In the next section, we’ll cover what makes electronic signatures legal, and how international laws help ensure that secure electronic signatures are both globally recognized and legally binding.

07. What makes signatures legal?

As we’ve discussed in previous sections, in many (but not all) cases, electronic signatures are considered the equivalent of a handwritten signature. This is especially true when audit trails can trace the signing process back to the intended recipient.

These audit trails and security checkpoints, as well as the ability to lock a document after a signature solution is applied, creates non-repudiation — the assurance that the validity of the document can’t be denied — around the contract. 

Some methods used to create non-repudiation include:

  • Digital certificates
  • Asymmetric or public-key encryption
  • IP Address capture
  • Account creation and login requirements
  • Two-step verification for signers and signatories

Combined, these methods increase the level of security surrounding the document signing process and boost the enforceability of digital contracts in courts.

Below, we’ll discuss the laws behind electronic signatures and how they are applied within their specific regions.

Electronic Signatures in the United States

In the US, electronic signatures are governed by the Uniform Electronic Transactions Act (UETA) and the Electronic Signatures in Global and National Commerce Act (ESIGN Act). 

Combined, these two pieces of the legislation maintain the groundwork for electronic signatures in the US. They’ve been adopted by nearly all states and are implemented at both a local and federal level.

The UETA

Created in 1999 by the National Conference of Commissioners on Uniform State Laws, the UETA seeks to define the terms and basic legal framework for electronic signatures.

The UETA defines an electronic signature as:

“an electronic sound, symbol, or process attached to or logically associated with a record and executed or adopted by a person with the intent to sign the record.”

While the law also provides a list of rules and regulations for each state, it must be adopted on a state-by-state basis. This is different from the E-Sign Act (below), which has been implemented at a federal level.

The UETA provides guidelines that are similar to the E-Sign Act but adds a few provisions that make it unique. These include how records should be attributed, how to handle mistakes in contract documents, and how information processing systems are defined when sending and receiving information.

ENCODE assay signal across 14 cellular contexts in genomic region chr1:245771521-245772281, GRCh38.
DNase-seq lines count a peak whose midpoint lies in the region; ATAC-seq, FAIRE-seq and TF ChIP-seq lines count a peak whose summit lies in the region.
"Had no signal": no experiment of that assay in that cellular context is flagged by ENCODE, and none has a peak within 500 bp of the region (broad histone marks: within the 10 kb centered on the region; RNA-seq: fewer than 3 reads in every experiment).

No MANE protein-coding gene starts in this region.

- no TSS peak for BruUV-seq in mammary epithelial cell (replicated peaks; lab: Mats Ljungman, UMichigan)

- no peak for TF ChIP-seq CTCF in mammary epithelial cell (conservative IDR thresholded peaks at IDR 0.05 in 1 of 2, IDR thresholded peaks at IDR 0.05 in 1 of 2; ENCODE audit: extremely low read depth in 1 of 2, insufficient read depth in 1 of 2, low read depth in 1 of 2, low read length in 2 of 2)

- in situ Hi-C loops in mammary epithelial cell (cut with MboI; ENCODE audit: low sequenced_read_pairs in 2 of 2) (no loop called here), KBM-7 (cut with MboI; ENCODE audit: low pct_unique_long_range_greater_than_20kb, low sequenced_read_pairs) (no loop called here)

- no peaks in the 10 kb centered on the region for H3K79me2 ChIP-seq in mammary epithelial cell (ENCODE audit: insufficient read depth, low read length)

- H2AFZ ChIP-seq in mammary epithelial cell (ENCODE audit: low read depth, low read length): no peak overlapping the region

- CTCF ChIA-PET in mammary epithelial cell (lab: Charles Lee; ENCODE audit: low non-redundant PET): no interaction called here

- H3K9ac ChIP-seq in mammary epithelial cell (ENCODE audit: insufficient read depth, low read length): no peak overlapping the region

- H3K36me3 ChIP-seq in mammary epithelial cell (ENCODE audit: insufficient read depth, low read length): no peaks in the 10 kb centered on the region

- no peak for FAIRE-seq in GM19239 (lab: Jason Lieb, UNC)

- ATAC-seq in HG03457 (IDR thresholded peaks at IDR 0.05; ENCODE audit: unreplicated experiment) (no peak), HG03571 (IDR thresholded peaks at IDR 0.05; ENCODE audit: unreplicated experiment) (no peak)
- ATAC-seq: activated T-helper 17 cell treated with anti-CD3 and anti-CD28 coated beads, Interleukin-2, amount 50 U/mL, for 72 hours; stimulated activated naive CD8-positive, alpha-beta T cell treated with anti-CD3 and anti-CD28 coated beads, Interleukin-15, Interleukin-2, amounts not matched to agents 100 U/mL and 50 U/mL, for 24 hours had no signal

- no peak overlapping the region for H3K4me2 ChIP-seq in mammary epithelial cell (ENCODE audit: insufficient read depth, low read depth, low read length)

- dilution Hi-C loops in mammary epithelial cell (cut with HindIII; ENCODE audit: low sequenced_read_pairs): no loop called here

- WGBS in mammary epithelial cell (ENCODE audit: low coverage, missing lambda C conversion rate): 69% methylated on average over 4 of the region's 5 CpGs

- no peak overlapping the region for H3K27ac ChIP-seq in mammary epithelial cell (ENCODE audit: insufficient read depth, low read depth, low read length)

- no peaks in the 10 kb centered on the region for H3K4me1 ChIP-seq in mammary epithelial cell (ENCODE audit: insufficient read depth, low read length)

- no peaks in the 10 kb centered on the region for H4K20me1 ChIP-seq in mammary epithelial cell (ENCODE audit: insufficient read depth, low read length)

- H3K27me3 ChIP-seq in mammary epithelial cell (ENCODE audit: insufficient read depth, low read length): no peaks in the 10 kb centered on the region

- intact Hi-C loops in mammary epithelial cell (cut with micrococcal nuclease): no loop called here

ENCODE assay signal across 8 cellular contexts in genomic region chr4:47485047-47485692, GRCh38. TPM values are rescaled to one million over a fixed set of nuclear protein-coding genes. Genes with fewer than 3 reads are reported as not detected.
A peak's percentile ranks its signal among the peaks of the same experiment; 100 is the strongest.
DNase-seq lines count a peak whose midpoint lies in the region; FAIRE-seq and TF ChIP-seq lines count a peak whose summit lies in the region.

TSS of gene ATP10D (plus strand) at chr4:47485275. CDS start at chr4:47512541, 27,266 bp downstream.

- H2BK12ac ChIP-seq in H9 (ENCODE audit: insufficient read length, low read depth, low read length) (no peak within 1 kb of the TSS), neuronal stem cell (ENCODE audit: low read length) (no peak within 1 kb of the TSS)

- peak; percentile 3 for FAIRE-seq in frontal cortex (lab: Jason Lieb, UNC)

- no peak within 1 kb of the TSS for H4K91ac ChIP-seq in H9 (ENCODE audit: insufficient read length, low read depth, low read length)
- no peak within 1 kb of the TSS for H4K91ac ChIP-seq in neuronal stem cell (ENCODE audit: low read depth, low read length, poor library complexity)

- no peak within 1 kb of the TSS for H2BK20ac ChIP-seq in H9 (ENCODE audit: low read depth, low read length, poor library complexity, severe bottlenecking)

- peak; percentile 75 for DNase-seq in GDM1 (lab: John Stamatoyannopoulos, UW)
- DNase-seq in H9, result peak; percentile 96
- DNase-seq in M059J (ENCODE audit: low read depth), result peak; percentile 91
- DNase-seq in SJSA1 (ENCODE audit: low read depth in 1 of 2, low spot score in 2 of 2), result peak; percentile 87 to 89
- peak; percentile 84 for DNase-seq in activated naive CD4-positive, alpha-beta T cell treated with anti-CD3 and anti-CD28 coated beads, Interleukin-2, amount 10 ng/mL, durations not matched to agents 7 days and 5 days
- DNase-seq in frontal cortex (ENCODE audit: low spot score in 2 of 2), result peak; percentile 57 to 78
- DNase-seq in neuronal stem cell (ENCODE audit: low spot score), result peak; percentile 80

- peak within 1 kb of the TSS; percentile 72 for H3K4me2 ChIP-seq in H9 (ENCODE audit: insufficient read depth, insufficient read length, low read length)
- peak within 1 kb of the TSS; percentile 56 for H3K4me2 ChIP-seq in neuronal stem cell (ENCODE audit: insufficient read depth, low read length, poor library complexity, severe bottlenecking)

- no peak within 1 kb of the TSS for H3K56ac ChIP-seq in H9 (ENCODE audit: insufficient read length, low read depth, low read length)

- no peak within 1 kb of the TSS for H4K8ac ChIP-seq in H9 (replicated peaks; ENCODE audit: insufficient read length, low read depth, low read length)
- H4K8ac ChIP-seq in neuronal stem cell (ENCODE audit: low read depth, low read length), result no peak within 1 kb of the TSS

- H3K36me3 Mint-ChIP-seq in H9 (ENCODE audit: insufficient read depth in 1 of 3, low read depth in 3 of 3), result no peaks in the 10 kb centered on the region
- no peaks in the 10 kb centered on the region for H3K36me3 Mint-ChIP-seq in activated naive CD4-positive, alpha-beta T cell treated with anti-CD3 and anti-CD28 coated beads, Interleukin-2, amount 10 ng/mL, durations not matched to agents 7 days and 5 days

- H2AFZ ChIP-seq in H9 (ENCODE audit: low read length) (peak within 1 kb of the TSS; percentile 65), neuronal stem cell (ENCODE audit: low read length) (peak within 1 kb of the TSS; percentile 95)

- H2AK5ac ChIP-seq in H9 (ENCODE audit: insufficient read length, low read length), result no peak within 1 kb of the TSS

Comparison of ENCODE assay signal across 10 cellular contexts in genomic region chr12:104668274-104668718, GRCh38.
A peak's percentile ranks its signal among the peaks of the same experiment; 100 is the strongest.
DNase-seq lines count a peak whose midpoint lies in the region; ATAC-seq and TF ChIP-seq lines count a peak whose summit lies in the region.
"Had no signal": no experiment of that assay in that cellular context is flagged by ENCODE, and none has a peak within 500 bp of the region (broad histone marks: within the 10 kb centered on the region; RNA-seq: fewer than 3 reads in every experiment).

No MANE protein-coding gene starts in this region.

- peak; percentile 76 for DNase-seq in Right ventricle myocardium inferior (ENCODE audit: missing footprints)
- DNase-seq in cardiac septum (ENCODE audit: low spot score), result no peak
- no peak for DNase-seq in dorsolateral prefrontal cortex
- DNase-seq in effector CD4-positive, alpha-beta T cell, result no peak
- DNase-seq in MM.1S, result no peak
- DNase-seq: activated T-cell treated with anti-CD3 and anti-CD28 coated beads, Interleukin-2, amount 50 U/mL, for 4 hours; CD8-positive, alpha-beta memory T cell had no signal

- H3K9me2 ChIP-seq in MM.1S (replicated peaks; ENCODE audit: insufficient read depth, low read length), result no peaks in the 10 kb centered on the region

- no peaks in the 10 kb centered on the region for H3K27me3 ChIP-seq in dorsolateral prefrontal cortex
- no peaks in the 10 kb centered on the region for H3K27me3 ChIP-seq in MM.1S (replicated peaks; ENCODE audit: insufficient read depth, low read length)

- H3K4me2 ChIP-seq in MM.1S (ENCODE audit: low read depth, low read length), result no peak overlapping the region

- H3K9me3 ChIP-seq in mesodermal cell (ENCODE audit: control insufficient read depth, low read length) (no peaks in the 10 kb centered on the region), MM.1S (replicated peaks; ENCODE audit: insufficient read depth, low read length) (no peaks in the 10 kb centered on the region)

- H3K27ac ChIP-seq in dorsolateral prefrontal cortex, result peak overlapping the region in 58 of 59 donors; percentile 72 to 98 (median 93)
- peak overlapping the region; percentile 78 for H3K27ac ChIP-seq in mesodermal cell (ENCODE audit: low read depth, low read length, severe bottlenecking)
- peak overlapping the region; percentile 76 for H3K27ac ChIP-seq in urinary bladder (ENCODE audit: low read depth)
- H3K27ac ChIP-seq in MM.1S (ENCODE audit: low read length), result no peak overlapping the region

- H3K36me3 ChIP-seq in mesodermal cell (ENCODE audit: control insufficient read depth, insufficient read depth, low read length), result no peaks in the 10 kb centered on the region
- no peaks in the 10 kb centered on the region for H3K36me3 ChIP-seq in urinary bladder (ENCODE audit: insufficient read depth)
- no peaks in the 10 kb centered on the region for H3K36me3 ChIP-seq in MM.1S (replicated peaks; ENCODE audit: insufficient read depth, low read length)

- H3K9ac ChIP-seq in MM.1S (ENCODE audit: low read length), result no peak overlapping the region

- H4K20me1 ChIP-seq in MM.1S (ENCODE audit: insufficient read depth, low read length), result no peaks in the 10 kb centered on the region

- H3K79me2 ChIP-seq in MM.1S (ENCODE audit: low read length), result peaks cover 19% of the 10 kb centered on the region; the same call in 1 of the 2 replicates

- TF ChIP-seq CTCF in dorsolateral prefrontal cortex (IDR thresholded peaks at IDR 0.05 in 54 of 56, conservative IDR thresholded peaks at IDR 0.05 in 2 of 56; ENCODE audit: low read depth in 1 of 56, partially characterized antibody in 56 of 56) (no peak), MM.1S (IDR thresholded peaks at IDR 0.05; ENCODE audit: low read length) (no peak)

Perhaps most importantly, the UETA states in Section 13 that “evidence of a record or signature may not be excluded solely because it is in electronic form.” 

This provides legal standing to electronic signatures, which may be disproven but can’t be dismissed simply because of their digital format.

Non-Participating States

To date, 47 states have adopted the UETA as a legal framework for how electronic signatures are handled. The outlying states are Illinois, New York, and Washington. 

47 states have adopted the UETA

You can find their UETA-alternative legal documentation below.

Illinois: Electronic Commerce Security Act

New York: Electronic Signatures and Records Act

Washington: Washington Electronic Authentication Act

The ESIGN Act

Implemented in 2000 as a federal solution to electronic signatures and digital signing solutions, the ESIGN Act is active in all 50 states. 

This law provides federal guidelines on various topics, including the intent to sign and the attribution and association of a signature with a graphic or textual record. Like the UETA, the E-Sign Act defines the legal definitions used to determine validity and regulation throughout the signing process.

In addition to safeguarding consumer consent surrounding electronic signature capture, the ESIGN Act provides leeway for consumers who prefer paper signatures to electronic signatures or digital alternatives. It also mandates that businesses actively retain contracts and records associated with electronic transactions.

These measures ensure that consumers have the right to sign via pen and paper or in an “alternative, non-electronic form” and how consumers may withdraw consent from utilizing electronic formats.

Electronic Signatures in the European Union

In the EU, the validity and legality of electronic signatures are governed by eIDAS and the GDPR. 

Companies seeking to do business with individuals and businesses across the EU should seek compliance with these bodies of law in order to gain legal standing through any electronic signature requirements.

The eIDAS

The eIDAS(electronic IDentification, Authentication, and trust Services), which became an established EU regulation in July 2014, extensively covers laws around electronic identification, digital certificates, electronic seals, timestamps, and the legality of electronic signatures.

The idea behind eIDAS was to create a uniform law that applies to every member state within the EU so that electronic identification information could be accepted from every EU member state.